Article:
- IGN‘s Luke Reilly was critical of the PS5’s “flamboyant” design but otherwise positive. He thinks that “what the PlayStation 5 lacks in subtlety it more than makes up for in potential, thanks in part to its amazingly fast SSD but mostly to its truly remarkable new controller.” However, he wasn’t convinced that the console lives up to that potential yet due to a launch lineup that’s largely available on the PS4 and limited storage.
- Michael Andronico from Tom’s Guide wrote in his PS5 review that the console is “a huge generational leap — even if you don’t need one yet.” Like others, he praised the new controller but did state that it “may feel too big for some.” Although critical of the lack of true next-gen launch titles, he wrote that the increased speeds create “almost zero friction between you and the games you want to play.”
- Cnet‘s Dan Ackerman was “extremely impressed with the entire PS5 package” in his new console review. He mostly repeated the comments above, with the notable exception of recommending the Digital Edition over the standard one. “If you can find one, save $100 and get the all-digital version. Classic game disc collectors, used game shoppers, and Blu-ray hoarders will disagree, but it both costs less and gets rid of one of the most trouble-prone mechanical parts in any game console.”
What our readers think
We’re expecting to hear far more of your thoughts on the Sony PlayStation 5 now that it’s been out for months. However, prior to launch, fans seemed very eager to get their hands on one.
In an Android Authority poll last summer, we asked if folks were more interested in the PS5, Xbox Series X, or happy with another platform such as Switch or PC. An overwhelming 61.9% voted for the PS5 out of nearly 15,000 votes.
Sony PlayStation 5 design
The Sony PS5 console — as seen in the image above — stands vertically (but can be laid horizontally) and sports a black and white design that matches the all-new DualSense controller. It’s also worth noting that there are two versions of the console — the standard console and the slimmer Digital Edition. Both have the same basic design, with the latter missing an optical drive.
Both consoles are also massive. They’re the largest home consoles ever released and are more on par with a PC tower when it comes to space requirements. Keep this in mind before purchase or it might have to live on the floor in front of your TV.
While the console ships with a futuristic black and white color scheme, the side panels are easy to remove. Sony has nixed the idea of custom panels for now (although the company may sell them itself in the future). Nevertheless, you can buy vinyl skins to give your PS5 a more customized look.
Another benefit of the new removable panels is that it’s much easier to clean dust from the fans. This should help the console run cool and quiet, especially over time. In our PS5 review, we noted that the console runs quiet, but as dust builds up over time that might change.
PlayStation 5 controller
The PlayStation 5 controller, the DualSense, is the largest design departure from any PlayStation controller to date. It features a new futuristic black and white design that largely matches the console itself.
The controller touts haptic feedback, adaptive triggers, and a built-in microphone array. It also comes with a USB-C charging port, and Sony is replacing the Share button with a brand new Create button. The DualSense controller comes bundled with the console, though you can buy additional gamepads separately for $69.99.
Without having the controller in your hands, it’s difficult to understand just how much of an upgrade it is over the last-gen model. The adaptive triggers provide more or less resistance depending on what you do or what is happening in the game. This level of tactile control simply isn’t available on anything other than high-end racing wheels.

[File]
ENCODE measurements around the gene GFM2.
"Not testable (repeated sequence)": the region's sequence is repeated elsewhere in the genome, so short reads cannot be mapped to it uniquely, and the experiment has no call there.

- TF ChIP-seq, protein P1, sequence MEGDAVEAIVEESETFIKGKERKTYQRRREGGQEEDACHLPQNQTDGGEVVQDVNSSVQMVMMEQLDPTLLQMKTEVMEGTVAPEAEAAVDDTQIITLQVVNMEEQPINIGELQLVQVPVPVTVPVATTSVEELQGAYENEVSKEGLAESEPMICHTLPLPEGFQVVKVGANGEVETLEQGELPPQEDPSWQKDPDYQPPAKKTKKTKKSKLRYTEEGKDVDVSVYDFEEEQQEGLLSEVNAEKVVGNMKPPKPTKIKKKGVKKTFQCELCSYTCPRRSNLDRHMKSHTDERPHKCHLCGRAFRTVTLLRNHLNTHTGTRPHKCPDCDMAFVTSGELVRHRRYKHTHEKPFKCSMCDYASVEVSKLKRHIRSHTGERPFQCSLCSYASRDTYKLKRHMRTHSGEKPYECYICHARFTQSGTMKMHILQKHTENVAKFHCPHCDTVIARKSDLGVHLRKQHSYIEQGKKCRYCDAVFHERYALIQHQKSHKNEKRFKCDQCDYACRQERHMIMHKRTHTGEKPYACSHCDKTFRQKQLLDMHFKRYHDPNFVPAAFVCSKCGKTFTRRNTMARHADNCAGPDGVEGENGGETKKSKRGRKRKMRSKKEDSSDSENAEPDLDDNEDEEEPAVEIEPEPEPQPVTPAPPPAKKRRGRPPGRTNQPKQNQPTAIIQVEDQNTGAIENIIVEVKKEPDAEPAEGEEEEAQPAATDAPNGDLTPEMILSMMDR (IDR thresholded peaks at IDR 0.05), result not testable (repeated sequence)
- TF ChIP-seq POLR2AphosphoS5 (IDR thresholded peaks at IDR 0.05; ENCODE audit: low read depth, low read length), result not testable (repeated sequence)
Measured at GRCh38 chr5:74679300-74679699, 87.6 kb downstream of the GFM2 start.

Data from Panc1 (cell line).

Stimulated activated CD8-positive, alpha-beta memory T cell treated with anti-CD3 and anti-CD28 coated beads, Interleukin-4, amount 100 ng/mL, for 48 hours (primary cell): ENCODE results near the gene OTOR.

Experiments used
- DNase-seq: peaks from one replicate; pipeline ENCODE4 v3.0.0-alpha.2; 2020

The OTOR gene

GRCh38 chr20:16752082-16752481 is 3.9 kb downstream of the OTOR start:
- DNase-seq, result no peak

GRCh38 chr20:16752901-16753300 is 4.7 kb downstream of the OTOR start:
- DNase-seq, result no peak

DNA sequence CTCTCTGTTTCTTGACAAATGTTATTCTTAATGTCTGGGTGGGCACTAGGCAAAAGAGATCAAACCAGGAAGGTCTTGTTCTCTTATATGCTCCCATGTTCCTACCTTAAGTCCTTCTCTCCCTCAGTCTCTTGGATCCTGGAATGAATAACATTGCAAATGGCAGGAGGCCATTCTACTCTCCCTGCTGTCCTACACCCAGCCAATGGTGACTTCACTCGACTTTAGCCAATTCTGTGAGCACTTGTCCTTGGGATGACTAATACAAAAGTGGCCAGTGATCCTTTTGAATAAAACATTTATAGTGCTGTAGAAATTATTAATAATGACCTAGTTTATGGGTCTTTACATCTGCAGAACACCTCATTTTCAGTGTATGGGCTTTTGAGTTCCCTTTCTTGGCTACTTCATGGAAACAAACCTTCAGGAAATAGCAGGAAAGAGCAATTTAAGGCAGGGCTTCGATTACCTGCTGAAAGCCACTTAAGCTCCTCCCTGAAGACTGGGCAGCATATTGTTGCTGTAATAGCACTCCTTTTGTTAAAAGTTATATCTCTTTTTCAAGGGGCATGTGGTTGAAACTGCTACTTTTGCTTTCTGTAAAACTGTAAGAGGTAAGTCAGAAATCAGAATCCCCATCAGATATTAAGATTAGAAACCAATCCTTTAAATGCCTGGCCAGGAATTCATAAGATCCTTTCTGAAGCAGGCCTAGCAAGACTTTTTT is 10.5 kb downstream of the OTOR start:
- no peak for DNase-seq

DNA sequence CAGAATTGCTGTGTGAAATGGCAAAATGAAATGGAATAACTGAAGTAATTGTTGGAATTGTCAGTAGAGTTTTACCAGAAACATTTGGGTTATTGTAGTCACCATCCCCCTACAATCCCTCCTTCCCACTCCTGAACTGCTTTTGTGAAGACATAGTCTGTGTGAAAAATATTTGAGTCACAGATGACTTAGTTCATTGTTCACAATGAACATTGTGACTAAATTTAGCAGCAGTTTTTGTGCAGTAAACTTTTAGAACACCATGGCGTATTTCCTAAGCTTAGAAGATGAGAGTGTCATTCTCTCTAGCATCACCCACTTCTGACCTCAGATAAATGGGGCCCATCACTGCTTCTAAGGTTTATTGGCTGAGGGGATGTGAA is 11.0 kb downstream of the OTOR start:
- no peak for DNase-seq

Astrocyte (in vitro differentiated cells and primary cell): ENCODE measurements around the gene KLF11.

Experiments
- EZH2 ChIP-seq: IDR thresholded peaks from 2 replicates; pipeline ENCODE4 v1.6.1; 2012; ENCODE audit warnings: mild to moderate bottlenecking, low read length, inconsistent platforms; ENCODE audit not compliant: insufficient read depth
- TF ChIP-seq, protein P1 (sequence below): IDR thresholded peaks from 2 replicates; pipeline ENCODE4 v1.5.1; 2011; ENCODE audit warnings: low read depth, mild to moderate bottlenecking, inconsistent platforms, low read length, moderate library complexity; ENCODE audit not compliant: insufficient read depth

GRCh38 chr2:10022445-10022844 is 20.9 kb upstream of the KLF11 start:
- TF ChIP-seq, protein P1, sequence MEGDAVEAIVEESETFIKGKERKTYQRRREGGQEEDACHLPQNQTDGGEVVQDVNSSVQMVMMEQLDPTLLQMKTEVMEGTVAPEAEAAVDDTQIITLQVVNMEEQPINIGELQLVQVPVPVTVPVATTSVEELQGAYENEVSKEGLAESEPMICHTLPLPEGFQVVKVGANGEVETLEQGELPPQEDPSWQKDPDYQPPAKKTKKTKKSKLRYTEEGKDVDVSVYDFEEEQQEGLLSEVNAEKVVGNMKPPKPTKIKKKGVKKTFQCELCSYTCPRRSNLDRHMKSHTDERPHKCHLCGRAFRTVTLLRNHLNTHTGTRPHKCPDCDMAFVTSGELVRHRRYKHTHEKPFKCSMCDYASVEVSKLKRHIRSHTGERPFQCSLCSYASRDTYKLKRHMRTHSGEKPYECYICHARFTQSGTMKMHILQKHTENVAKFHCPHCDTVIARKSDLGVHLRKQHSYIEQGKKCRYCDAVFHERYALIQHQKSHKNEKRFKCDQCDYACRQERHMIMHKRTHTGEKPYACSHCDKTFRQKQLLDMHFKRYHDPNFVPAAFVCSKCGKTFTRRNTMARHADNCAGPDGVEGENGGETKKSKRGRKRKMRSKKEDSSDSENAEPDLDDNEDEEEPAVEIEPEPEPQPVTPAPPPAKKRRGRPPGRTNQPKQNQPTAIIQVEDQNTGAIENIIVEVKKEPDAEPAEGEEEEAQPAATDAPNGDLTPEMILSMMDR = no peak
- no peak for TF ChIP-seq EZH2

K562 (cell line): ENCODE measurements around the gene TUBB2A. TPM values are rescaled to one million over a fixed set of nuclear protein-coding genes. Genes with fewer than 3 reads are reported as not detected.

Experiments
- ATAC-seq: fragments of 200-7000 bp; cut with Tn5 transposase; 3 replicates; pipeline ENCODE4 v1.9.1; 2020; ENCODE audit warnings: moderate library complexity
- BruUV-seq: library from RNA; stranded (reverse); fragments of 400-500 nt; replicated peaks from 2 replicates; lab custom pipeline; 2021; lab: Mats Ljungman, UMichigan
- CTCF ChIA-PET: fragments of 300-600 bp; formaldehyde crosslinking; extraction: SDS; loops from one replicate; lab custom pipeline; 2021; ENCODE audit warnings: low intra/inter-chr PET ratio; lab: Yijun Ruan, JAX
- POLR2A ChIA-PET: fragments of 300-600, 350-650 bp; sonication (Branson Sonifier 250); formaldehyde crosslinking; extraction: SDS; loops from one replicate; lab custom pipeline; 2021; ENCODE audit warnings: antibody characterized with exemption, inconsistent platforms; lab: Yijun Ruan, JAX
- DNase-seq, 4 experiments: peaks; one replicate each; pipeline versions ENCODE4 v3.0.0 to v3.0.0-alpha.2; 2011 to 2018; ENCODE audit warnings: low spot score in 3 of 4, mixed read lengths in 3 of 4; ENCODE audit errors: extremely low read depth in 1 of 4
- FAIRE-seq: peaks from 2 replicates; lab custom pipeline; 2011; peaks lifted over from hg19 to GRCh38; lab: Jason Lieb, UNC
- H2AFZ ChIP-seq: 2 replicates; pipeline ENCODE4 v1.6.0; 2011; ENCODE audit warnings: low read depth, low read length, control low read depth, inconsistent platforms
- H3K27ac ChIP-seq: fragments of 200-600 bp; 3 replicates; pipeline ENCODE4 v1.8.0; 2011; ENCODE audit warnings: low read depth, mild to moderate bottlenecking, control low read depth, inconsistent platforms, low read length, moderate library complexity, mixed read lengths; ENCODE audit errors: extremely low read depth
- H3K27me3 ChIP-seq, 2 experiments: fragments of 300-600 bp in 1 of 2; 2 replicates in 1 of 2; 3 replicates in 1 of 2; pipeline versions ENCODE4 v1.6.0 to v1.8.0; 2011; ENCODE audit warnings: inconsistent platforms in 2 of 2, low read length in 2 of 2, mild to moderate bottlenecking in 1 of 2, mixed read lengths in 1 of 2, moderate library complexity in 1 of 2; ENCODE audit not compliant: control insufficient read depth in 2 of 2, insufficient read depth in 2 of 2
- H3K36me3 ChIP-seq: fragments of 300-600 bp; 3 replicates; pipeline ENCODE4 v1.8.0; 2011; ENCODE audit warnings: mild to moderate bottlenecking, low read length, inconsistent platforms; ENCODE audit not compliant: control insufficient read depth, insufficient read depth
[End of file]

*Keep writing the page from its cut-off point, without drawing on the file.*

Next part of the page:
The haptic feedback also makes a huge difference in how you experience every moment of a game. From the pitter-patter of light rainfall to the thundering footsteps of a powerful boss monster, you can truly feel the game in a way that wasn’t possible in the past. Every new PS5 owner should boot up Astro’s Playroom right away and experience it for themselves.
It’s worth noting, of course, that not every game supports these two features. It’s highly likely that the plethora of first-party studios like Naughty Dog and Insomniac Games will add support, but hopefully, Sony can convince other developers to enable these features in their titles too.
Sony upgraded the PS5’s interface, with a focus on creating new UX elements that will better serve users. Like the PS4, the PS5’s user experience still revolves around the PlayStation button on the DualSense. You tap it on boot to access the user screen. But that’s where the similarities largely end.
Tapping the PS button in-game now opens the Control Center. It’s a side-scrolling but detailed bottom menu system that gives users immediate access to audio controls, friends lists, and more.
The Activities section is the standout addition to the new menu. It’s a set of cards that can shortcut users to particular levels or adventures within a game. These cards also display progress, while some also provide gamers with tips, tricks, and tutorials to help find collectibles or beat tough challenges. These cards can also be viewed via a picture-in-picture mode.
The Control Center itself lists recent screenshots, news from PlayStation, and friends’ activities. Speaking of the latter, gamers can also join voice chats, view other users’ streams, or join their game directly.
Read more: Xbox Series X interface: what’s new?
The new home screen is where users will land when first booting the console. It now features dedicated Media and Games pages, which should serve to separate your binging and playing habits. The PlayStation Store is now also integrated into the latter, and it’s no longer a slow-loading app. Each game also gets its own hub too.
PS5 vs PS5 Digital Edition
As mentioned above, there are two versions of the Sony PlayStation 5, with one coming in quite a bit cheaper. The two are more similar than Microsoft’s two new Xbox consoles, but choosing can still be difficult when making the purchase.